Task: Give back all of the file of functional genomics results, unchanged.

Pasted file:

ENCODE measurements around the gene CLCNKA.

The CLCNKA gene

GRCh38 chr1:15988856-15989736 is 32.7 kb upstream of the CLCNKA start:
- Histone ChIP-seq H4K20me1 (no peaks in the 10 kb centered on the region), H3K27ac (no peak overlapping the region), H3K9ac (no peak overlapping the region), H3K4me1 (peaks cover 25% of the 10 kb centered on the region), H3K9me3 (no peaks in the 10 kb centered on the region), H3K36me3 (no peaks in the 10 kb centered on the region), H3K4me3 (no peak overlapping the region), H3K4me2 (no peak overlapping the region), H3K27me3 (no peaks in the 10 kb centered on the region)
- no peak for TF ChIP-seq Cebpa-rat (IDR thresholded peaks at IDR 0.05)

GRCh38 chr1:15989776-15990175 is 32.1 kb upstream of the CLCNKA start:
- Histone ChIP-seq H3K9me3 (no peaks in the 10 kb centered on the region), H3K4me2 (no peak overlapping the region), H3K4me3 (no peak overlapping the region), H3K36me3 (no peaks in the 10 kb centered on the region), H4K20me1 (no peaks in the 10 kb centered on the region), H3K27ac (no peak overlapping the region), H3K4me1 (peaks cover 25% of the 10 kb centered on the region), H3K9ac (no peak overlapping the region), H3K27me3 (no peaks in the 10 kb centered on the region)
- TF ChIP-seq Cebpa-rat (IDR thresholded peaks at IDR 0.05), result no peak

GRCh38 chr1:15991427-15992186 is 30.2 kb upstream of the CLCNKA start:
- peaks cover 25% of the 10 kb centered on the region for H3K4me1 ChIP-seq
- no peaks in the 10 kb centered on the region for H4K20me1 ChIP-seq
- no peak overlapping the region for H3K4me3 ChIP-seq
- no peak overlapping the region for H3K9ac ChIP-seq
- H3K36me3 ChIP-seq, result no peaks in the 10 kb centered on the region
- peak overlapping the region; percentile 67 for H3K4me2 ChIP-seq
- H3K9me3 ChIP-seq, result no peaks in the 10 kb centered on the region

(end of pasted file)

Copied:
ENCODE measurements around the gene CLCNKA.

The CLCNKA gene

GRCh38 chr1:15988856-15989736 is 32.7 kb upstream of the CLCNKA start:
- Histone ChIP-seq H4K20me1 (no peaks in the 10 kb centered on the region), H3K27ac (no peak overlapping the region), H3K9ac (no peak overlapping the region), H3K4me1 (peaks cover 25% of the 10 kb centered on the region), H3K9me3 (no peaks in the 10 kb centered on the region), H3K36me3 (no peaks in the 10 kb centered on the region), H3K4me3 (no peak overlapping the region), H3K4me2 (no peak overlapping the region), H3K27me3 (no peaks in the 10 kb centered on the region)
- no peak for TF ChIP-seq Cebpa-rat (IDR thresholded peaks at IDR 0.05)

GRCh38 chr1:15989776-15990175 is 32.1 kb upstream of the CLCNKA start:
- Histone ChIP-seq H3K9me3 (no peaks in the 10 kb centered on the region), H3K4me2 (no peak overlapping the region), H3K4me3 (no peak overlapping the region), H3K36me3 (no peaks in the 10 kb centered on the region), H4K20me1 (no peaks in the 10 kb centered on the region), H3K27ac (no peak overlapping the region), H3K4me1 (peaks cover 25% of the 10 kb centered on the region), H3K9ac (no peak overlapping the region), H3K27me3 (no peaks in the 10 kb centered on the region)
- TF ChIP-seq Cebpa-rat (IDR thresholded peaks at IDR 0.05), result no peak

GRCh38 chr1:15991427-15992186 is 30.2 kb upstream of the CLCNKA start:
- peaks cover 25% of the 10 kb centered on the region for H3K4me1 ChIP-seq
- no peaks in the 10 kb centered on the region for H4K20me1 ChIP-seq
- no peak overlapping the region for H3K4me3 ChIP-seq
- no peak overlapping the region for H3K9ac ChIP-seq
- H3K36me3 ChIP-seq, result no peaks in the 10 kb centered on the region
- peak overlapping the region; percentile 67 for H3K4me2 ChIP-seq
- H3K9me3 ChIP-seq, result no peaks in the 10 kb centered on the region